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Lifting Accident Leads to Miraculous Survival

Terry Warpoole suffered a catastrophic injury when the barbell he was using rolled off his hands, crushing his throat. Terry then had to travel over an hour by ambulance to the nearest hospital capable of conducting specialized emergency ... Read Transcript

At about 6:30, 7 o'clock, I'd been trying to go to the gym

before I would work.

But I decided that morning I was going

to see just how strong I was.

And I was by myself.

And I got to about 205.

And I was holding what they call suicide grip.

That is whenever you don't wrap your thumb around the bar.

It just lays on your hand.

But the moment that I picked that bar up--

and I remember that it had a little bow in it.

That bow was in the bottom.

And as soon as I picked it up off the rack,

it flipped out of my hand.

Because my thumb was not wrapped around that bar, when

it flipped, it was coming straight down from the top

of the rack to my neck.

And oh, man.

I remember it landed on my neck.

And instantly, I knew that I was in trouble.

I remember it sitting on my neck.

And I'm looking around, not knowing what to do.

Then I remember I didn't have the clip.

So I just dumped the weight-- so on one side

then the bar flipped back over to the other side.

And I remember sitting up.

And as soon as I sat up, blood started coming out of my mouth.

I could actually feel my neck puffing in and out.

And I remember saying the words, in the name of Jesus,

I shall live, and I shall not die.

I go to the front of the gym, and the lady that runs the gym

is sitting there.

And as soon as she'd seen me-- she'd

seen my neck because it turned black and blue instantly.

She calls 911 immediately.

When the ambulance got there, they get on the phone.

They call Life Flight.

And for some reason, Life Flight cannot come get me.

The only logical place to take me

was right here in my hometown hospital with the Chapel Hill.

And from where we were at, it was about an hour.

When Mr. Warpoole presented to UNC Hospital,

he came in as a trauma red alert,

which is essentially the highest acuity trauma that we have.

Every time he took a breath, his neck

would pop out like this.

It's kind of like a bullfrog, like vroo.

DR. THORP: I knew that we needed to go from the trauma bay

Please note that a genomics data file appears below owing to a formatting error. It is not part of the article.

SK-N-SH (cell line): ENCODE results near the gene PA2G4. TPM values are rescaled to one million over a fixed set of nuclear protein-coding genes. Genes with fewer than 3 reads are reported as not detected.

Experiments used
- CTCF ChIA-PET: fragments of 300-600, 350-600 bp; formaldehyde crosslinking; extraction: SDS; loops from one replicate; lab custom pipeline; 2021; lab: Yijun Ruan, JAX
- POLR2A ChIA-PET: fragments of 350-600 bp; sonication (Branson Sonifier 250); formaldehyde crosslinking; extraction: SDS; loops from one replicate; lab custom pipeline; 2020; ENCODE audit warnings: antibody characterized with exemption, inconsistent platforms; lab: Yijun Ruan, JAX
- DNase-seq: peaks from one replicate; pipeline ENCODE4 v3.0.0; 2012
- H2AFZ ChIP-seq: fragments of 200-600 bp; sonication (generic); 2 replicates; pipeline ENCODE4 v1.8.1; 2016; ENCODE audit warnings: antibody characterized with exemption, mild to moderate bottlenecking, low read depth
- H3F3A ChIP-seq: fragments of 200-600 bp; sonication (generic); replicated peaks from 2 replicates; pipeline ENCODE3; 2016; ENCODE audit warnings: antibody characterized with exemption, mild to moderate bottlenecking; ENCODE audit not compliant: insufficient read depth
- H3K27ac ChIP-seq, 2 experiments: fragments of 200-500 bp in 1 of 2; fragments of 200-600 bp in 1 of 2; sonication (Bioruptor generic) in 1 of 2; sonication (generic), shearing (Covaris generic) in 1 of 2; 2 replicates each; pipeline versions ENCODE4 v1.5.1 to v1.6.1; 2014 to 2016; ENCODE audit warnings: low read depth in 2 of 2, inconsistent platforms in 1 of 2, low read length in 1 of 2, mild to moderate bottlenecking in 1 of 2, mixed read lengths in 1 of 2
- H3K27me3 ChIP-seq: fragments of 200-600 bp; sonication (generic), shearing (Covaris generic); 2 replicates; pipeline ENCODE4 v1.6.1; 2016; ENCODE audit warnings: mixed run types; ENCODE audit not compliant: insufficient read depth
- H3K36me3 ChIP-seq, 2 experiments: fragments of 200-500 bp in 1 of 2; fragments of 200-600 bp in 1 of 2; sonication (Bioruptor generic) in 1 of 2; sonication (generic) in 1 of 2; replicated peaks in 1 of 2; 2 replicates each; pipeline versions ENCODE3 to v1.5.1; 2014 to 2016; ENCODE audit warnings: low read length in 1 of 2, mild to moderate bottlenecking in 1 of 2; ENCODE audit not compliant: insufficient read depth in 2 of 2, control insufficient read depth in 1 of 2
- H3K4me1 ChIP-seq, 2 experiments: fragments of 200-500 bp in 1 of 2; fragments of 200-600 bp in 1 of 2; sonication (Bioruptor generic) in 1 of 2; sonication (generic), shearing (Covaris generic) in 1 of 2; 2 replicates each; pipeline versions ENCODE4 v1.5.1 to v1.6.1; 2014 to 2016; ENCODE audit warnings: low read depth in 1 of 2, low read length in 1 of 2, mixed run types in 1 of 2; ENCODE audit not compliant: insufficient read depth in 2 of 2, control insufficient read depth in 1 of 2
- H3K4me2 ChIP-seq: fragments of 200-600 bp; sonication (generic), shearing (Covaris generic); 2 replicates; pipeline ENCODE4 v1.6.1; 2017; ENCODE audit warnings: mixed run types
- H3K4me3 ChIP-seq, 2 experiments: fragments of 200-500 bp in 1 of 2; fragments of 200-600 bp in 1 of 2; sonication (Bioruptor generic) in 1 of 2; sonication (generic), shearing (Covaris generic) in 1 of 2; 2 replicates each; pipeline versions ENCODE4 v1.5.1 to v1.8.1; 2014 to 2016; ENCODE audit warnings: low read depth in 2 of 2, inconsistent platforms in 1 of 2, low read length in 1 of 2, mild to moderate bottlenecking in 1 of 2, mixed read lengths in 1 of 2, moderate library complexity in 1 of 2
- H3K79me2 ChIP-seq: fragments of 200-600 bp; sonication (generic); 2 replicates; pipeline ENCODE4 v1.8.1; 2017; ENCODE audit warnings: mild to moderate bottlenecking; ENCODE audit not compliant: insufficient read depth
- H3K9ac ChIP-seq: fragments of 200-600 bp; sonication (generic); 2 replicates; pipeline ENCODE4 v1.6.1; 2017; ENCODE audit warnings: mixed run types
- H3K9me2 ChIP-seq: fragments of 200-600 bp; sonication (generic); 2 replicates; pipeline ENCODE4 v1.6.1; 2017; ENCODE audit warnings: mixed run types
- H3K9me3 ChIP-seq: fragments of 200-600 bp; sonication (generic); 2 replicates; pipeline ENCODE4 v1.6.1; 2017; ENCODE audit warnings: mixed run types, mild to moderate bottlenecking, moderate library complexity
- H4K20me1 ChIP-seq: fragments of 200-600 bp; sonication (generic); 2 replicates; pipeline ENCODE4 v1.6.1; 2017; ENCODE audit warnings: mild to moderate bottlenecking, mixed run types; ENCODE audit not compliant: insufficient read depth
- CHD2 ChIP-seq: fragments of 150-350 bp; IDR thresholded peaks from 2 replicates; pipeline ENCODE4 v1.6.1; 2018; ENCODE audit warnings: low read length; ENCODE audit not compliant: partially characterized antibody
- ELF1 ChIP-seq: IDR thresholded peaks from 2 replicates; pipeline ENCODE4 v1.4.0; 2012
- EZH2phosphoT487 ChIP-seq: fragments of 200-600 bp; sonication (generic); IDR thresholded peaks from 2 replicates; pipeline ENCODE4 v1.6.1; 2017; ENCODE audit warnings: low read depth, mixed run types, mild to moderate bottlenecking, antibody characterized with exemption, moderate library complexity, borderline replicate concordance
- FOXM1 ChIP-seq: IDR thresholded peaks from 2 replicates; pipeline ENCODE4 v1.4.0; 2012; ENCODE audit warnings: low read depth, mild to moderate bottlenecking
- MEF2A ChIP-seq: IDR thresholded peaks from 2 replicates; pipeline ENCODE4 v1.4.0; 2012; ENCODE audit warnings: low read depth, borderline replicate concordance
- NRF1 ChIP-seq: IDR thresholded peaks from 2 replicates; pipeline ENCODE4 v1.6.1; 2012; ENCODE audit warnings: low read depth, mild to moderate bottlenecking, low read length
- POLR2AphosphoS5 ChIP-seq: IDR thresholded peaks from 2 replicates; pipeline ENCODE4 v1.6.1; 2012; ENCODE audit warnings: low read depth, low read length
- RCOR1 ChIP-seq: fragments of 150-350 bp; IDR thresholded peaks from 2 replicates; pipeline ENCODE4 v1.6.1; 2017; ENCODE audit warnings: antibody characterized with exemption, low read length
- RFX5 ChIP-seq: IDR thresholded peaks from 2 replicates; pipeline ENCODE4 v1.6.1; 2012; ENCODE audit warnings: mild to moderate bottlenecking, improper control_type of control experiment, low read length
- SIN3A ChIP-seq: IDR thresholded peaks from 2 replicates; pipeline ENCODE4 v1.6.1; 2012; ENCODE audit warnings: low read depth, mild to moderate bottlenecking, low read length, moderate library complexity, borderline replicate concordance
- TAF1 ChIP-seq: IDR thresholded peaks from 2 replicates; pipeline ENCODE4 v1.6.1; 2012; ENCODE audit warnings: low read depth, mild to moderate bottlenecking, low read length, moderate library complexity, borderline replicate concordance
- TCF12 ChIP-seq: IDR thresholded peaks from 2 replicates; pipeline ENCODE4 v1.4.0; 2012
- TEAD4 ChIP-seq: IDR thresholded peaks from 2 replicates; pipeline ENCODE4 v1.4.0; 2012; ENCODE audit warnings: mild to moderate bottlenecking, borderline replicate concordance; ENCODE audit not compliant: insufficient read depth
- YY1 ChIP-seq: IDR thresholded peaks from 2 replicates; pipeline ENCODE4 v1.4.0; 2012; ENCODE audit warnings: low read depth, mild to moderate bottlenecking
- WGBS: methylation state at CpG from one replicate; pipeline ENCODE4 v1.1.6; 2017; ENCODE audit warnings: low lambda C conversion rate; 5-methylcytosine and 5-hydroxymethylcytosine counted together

to the operating room.

WARPOOLE: They'd given me the medicine to put me to sleep.

I could see the lights coming down the hallway.

And they were cutting my neck open as we were talking.

They cut me from here, and they cut me across here.

And I was talking to them while they were cutting me open.

I remember that doctor was like, don't talk.

DR. ZANATION: When we first opened things up,

we very quickly realized that it was

a massively severe and complex injury.

And the first thing that we did was pull the trachea out

of the chest so that we could secure an airway.

This kind of surgery really has two parts.

One part is save the patient's life.

And the second part is repair the organ

that was damaged so that the patient can

be functional in the long term.

I think they had me sleeping for about two days,

so I didn't move.

I remember the doctor came in the room after he woke me up.

And he told me that it was impossible

that I was here today.

Medically, scientifically, I should have died.

They estimated it being about 410 pounds

of pressure because of the weight of the fall when it hit.

From what I understand that my voice

box was completely crushed and I shouldn't be able to talk.

I should've had brain damage.

I should have been paralyzed.

The fact of the matter is I wasn't supposed to live.

I should've died in 3 and 1/2 minutes

or however long a man can hold his breath.

Then when it took me an hour and a half or so

to actually have medical intervention

inside of the hospital--

I look at it now, and I think to myself

God was just showing off.

DR. EBERT: Some people would call it a miracle.

And I would too.

I think divine intervention was involved.

WARPOOLE: It should have been a year or two before I

was able to do anything.

And it wasn't three or four months.

I'm active and doing what I love to do, supporting my family,

able to go back to work.

It's hard to call it anything else other than miraculous.

WARPOOLE: I used to wonder if God could really do this

or would He really do that or you hear these stories of--

is that real?

And I don't question that anymore.

I don't question none of this because I'm here

today to tell you that I shouldn't be here today.

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